Alex Harris: Interesting. Well I thought about this a lot, really the last couple of years because as my business changed, so has my avatar. I really segmented down even niche further to who I really want to work with and I found that my podcast listener is one of avatar, my video watcher is a different avatar and my blog reader is a completely different person.
Borja: Yes, that is so powerful. I’ve been saying that a lot, that different channels bring different avatars. And do you have like different call to actions from these different places for those different avatars?
Alex Harris: Yeah and you have to find like a happy medium to kind of like serve them all they need to understand what they want in their own scenario. In the case of my video person who is going to watch my videos, I know that they have a limited amount of time and they want to get to the information right away. I know my podcast listener, who is probably driving around in the car and he has a little bit more times so I can maybe add a little more emphasis at the beginning of my podcast. Now my client is completely different, my ideal client is the one I really want to work with so I define them even better. So more than likely my target audience is an e-commerce site owner, more than likely male between 35 and 45 and they have – they are married, at least one kid and they have reached a point in their business where they are just not receiving the results that they want. More than likely, they have a do-it-yourself business and they are going through a change. They’re reading all this stuff online and they’re just not seeing the results that they really should by the money they are investing. They have a limited budget, they have limited resources and a lot of the stuff they are really doing themselves. So we want to take into account not only the demographics, where they live or what type of software they are on, are they on big commerce or shopify*but we also want to take into account where they hang out online, what do they do on weekends. And then also, what’s causing them to lose sleep at night, what opportunities are they really missing. If you can sort of dive into what the pains, problems, desires of your ideal target audiences, you are more than likely to sell them more products.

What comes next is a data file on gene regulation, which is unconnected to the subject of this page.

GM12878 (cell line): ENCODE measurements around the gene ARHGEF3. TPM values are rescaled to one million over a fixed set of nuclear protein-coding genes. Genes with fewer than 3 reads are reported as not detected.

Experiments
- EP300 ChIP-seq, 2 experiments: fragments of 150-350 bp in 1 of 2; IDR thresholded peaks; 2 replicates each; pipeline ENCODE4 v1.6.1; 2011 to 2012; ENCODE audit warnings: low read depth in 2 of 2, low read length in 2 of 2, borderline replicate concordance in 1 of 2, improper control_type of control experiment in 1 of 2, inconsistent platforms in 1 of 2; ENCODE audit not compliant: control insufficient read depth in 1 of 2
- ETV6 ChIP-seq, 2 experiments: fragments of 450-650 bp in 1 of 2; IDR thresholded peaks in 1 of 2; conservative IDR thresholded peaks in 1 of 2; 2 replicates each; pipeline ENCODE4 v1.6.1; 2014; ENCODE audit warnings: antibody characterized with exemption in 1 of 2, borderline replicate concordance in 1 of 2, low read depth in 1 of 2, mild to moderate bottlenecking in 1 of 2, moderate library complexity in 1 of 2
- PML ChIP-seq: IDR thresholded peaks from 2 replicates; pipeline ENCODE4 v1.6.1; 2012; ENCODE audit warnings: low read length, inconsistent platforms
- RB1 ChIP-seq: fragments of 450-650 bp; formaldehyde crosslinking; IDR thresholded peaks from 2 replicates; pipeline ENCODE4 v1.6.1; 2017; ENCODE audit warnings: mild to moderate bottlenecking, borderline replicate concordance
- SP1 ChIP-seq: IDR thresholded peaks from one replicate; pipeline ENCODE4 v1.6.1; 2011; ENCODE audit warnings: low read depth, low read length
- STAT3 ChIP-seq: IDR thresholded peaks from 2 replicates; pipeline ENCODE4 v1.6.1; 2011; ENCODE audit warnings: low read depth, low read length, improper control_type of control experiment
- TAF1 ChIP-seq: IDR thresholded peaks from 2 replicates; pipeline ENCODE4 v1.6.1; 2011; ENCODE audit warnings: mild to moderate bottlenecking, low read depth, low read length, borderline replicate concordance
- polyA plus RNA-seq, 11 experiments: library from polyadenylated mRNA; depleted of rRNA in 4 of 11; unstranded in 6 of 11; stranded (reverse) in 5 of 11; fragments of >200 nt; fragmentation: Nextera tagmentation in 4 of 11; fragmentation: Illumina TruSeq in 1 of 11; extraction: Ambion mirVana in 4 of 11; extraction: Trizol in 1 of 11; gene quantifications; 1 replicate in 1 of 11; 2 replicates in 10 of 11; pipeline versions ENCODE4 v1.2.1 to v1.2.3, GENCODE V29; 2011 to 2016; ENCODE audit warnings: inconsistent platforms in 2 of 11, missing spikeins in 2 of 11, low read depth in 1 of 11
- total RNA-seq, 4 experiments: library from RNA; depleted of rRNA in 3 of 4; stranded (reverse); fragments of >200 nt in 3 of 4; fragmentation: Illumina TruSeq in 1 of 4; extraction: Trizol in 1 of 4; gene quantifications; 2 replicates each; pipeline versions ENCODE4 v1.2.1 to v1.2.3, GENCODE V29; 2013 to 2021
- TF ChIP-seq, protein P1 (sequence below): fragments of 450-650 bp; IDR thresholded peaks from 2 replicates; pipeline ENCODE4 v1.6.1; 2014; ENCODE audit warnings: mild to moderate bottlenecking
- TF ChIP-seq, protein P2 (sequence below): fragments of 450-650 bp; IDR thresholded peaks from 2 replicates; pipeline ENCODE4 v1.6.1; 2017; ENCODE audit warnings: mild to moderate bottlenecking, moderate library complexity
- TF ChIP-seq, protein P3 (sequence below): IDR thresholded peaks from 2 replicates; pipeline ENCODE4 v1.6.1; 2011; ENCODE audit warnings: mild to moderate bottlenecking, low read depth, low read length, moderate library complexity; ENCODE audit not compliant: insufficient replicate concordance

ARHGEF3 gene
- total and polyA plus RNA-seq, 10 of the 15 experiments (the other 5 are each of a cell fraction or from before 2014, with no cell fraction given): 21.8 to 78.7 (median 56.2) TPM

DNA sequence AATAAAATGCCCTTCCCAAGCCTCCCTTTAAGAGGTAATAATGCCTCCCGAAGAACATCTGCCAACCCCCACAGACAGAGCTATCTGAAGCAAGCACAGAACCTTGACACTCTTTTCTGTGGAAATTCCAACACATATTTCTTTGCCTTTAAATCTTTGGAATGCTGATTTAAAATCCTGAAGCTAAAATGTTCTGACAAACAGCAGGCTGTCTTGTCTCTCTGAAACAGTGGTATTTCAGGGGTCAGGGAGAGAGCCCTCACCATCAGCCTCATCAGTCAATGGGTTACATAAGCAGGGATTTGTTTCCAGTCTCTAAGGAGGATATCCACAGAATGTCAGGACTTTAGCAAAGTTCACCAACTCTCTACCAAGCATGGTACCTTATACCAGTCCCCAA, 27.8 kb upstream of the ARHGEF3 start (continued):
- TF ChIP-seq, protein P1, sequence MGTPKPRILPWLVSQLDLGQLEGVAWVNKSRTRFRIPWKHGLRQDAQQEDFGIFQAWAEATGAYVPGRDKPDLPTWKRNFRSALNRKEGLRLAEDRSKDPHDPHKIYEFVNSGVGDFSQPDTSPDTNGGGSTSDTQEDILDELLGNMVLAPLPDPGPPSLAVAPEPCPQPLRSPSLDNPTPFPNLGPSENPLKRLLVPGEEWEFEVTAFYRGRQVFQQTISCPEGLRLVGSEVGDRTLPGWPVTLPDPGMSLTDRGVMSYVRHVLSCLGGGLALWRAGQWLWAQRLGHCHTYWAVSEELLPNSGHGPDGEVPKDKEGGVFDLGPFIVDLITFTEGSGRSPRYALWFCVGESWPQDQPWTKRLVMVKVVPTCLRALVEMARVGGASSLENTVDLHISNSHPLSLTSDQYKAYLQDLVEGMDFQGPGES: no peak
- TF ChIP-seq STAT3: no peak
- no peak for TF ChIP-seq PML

Borja: Yes that’s right and what we were talking about, the different channels linked to different mindsets, that is something I became obsessed a couple years back. And I ended up in, like in Moneydiver, my blog, I display completely different versions of my entire blog, like different call to actions, sometimes even different colors. And the reason I do that is because I kept seeing conversion rates going up and up every time I segmented my visitors further and further. I went as far as segmenting my visitors based on their interest and combining that with their geographical locations. So this is something that I think the online marketing industry is taking a shift to because people are starting to see that you have to do what the off-line guys are doing which is segmenting for further and further which as online guys is even easier for us because we have coding.
Alex Harris: Yeah, yeah I mean it is really interesting because we’re talking about landing pages here. And I mentioned a lot about having some type of question or interactive element on the landing page that is not related to email address. So what you can do is you can actually have several different call to actions, maybe like a drop-down and maybe start to narrow down that target audience. So you have this big group of people who arrive at your landing page, maybe you have a bunch of really radio*buttons or drop-down or a bunch of interactive questions that drills down people to the right problem that they want, maybe two or three pages, maybe it’s one or two pages, but that will help you kind of filter down the right person to the right page that they want to go to. So it’s a great way to use your landing pages to segment*out your different visitors.
Borja: So Alex, I think we have given our listeners everything they need to know to go and create high converting landing page and I want them to really understand like the little things really do matter. So thank you so much, thank you so much for coming on the show and for underlining all of these details for our listeners. And once again, I want to drop the URL of your podcast so that they can go and learn more about conversion rate, it’s marketingoptimization.tv, correct?
Alex Harris: Yes.
Borja: Yes, well Alex, thanks a lot for coming on the show man, I hope to get you back on.
Alex Harris: Yeah man, thanks a lot for having me and guys, just go there and keep optimizing. This stuff just never ends. More than likely, your landing pages, they may not work at first. More than likely, they are not going to work at first but you have to keep on iterating, try different things, fail quickly and eventually, you’ll figure out what works.
Okay, I hope you enjoyed that interview with Alex. And if you did, I would love to hear about it, let me know. Head on over to Twitter and let me know about what you thought of the interview of the podcast. Use the hashtag #moneydiver and tell me your thoughts, your feedback. It’s the only way I can improve really, is by listening to what you have to say and I do this for you. So if I don’t improve based on your feedback, I have nothing to improve on. And you guys just heard from Alex how important data is. Also, if you’re in the process of creating your landing pages and you encounter any problems, let me know. I’ll try to do my best to help you and get you going. And I would love to hear your results with the tips that Alex just gave us. Also you can go over to rebelgrowth.com/episode5 to read the show notes for this episode. And remember that we have a contest going on at alexdesigns.com/moneydiver. So once again guys, thank you so much for taking some time to listen to the show. Go out, eat a duck, have fun.
Really, to know that there’s only a very limited amount of time in your life and that you decide to assign some of that time to listen to me and my guests means the world to me so I promise I will keep on doing my best to serve you.